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And then you can use what you've done then to make your product the

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best it can be and kind of find it.

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You know, the specification for your product.

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So.

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The question is, I think you could give some thought here are, you know, how

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does my product meet my customer's needs?

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And it might be that the needs of your customer are just, I don't know,

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something, you know, maybe you make jewelry and that all your customer

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wants is, you know, they're looking for something to, to make them feel

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more polished or to liven up an outfit or just to make them smile and happy.

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Whatever that thing is, it doesn't need to be particulalrydeep,

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although some products of course do solve a particular need.

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Um, I have a guest on, in a few weeks, who's talking about a

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product they made to help, um, feed babies with feeding problems.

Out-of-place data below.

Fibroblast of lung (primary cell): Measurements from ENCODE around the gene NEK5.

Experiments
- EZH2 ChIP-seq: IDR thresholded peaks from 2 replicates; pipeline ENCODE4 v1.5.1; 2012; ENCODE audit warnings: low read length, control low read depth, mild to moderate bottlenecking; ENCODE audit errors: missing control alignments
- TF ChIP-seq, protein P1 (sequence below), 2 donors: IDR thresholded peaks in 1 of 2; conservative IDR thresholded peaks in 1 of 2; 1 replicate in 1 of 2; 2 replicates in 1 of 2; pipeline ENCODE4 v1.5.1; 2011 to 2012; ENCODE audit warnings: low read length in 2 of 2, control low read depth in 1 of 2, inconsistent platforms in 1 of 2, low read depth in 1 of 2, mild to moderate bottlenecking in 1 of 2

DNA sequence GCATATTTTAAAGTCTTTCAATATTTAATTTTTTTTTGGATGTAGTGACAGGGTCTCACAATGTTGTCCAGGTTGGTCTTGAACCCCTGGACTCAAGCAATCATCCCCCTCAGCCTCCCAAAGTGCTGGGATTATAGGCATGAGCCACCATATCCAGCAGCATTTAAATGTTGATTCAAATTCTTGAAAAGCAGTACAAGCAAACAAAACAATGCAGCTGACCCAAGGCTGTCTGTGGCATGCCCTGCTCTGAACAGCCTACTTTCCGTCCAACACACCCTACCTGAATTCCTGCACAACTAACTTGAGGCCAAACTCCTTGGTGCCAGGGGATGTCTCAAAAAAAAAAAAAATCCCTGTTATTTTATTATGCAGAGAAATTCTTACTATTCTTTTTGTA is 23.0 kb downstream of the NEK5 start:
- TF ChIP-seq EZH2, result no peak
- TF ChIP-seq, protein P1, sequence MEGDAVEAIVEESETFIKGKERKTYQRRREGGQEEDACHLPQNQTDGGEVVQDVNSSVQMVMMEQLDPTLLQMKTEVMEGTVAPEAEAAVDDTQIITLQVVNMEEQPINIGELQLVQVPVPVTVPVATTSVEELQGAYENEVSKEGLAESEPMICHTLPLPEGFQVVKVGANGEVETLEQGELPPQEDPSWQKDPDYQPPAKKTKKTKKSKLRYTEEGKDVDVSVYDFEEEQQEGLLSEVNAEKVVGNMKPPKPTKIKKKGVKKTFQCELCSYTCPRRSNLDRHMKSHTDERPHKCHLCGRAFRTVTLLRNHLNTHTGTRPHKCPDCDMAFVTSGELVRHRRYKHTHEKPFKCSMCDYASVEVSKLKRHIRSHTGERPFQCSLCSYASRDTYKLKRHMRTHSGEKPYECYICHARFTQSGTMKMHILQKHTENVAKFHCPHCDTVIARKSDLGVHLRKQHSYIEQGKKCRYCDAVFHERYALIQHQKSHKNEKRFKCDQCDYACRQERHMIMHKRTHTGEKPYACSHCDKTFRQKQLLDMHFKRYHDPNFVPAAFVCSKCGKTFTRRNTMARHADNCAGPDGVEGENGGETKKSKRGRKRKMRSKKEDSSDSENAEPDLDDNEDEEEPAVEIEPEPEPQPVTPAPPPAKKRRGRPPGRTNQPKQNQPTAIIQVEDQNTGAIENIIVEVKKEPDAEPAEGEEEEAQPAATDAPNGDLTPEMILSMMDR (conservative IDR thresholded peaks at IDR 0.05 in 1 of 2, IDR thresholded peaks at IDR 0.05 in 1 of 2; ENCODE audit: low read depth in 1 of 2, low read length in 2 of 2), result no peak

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You know, that's a very, that product solves a very distinct need.

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If yours doesn't, then that's not a problemand, um, as I spoke earlier,

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it's also thinking about how can you improve on the products already on

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the market if there are any, um, and maybe it's not even improve, actually.

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Maybe I've used the wrong word here.

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Maybe it's more about just making your product distinct.

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It's coming back to that USP again.

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So, if you are writing a specification, because you are looking for somebody

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else to manufacture your product, you need to make sure that it's detailed

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enough, that you're giving a potential supplier, everything they need to be able

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to quote for your products correctly.

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You don't need to share designs or anything that's confidential

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or give it all away at this stage, but they will need to know.

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Some basic details in order to give you an accurate quote.

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And even if you're making your products yourself, I still think a product

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specification will still be helpful.

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Say you may have to source some ingredients or components.

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If example, if you make candles, you might need to source jars or scents.

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And it's good to have this.

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It will also come in useful when you're writing your product description

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a bit further down the line.

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And of course, if you're making something creative, so art or jewelry, perhaps you

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work in sort of more intuitively, um, and maybe you don't need a specification.